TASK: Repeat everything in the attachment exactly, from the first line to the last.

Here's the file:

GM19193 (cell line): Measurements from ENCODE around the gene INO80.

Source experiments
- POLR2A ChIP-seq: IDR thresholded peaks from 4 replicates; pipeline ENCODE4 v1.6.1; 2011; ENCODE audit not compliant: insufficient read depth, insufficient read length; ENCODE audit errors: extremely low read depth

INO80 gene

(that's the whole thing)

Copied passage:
GM19193 (cell line): Measurements from ENCODE around the gene INO80.

Source experiments
- POLR2A ChIP-seq: IDR thresholded peaks from 4 replicates; pipeline ENCODE4 v1.6.1; 2011; ENCODE audit not compliant: insufficient read depth, insufficient read length; ENCODE audit errors: extremely low read depth

INO80 gene